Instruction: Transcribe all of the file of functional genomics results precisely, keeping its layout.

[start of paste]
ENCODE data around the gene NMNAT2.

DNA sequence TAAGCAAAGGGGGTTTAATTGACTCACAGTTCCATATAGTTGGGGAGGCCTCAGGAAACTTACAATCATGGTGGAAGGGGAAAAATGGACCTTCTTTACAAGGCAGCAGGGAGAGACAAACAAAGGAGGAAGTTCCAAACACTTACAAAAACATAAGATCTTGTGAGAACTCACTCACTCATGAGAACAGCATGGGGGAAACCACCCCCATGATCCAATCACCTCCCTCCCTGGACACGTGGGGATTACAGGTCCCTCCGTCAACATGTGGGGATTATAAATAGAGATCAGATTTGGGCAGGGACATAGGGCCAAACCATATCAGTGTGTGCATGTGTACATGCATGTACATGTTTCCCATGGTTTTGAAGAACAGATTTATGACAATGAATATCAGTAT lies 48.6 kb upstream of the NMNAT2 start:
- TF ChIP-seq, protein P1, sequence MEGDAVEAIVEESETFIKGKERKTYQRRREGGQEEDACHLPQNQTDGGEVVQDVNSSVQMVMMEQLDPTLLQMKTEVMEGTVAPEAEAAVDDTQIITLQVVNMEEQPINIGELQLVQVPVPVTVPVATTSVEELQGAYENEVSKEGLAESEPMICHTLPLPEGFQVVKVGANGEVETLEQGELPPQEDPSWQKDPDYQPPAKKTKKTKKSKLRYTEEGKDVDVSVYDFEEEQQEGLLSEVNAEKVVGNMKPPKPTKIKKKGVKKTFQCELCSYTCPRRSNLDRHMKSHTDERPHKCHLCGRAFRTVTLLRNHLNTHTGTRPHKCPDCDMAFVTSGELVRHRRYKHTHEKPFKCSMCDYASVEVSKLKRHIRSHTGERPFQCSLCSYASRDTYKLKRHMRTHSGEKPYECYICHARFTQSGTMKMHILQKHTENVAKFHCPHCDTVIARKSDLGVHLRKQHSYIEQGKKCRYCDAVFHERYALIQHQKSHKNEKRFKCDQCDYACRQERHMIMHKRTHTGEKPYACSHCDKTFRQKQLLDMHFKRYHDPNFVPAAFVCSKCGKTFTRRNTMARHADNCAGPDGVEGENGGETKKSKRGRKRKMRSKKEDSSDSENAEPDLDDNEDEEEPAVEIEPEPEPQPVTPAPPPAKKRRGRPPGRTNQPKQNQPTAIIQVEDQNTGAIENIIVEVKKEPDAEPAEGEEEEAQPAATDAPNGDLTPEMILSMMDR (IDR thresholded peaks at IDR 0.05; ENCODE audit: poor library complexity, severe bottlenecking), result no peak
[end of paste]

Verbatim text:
ENCODE data around the gene NMNAT2.

DNA sequence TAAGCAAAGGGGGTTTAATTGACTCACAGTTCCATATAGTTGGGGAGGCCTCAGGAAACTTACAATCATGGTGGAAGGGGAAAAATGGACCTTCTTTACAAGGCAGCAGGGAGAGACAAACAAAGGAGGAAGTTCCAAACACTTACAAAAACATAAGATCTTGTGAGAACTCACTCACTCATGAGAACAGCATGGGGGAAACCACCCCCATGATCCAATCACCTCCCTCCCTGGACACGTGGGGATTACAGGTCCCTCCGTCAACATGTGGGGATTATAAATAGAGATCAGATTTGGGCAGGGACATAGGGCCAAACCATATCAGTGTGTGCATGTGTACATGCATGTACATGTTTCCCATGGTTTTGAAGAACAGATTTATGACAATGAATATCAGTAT lies 48.6 kb upstream of the NMNAT2 start:
- TF ChIP-seq, protein P1, sequence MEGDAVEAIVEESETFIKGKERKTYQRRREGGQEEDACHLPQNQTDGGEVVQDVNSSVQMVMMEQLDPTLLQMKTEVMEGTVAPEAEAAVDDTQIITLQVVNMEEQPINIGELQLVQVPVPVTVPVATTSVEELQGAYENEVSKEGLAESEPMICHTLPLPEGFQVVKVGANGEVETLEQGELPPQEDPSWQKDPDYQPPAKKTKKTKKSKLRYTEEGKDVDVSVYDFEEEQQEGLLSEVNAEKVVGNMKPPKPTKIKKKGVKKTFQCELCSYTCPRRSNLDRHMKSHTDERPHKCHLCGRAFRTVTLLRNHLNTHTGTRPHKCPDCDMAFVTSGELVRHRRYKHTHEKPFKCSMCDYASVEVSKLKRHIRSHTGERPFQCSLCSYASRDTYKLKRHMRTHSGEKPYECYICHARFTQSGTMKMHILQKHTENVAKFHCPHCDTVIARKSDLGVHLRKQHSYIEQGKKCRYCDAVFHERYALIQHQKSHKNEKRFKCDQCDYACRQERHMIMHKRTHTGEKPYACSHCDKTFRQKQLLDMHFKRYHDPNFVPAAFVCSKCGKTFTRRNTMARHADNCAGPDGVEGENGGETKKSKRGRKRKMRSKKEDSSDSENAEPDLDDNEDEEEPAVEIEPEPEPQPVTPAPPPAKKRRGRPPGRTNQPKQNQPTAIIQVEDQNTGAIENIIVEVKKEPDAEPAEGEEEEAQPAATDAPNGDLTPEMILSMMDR (IDR thresholded peaks at IDR 0.05; ENCODE audit: poor library complexity, severe bottlenecking), result no peak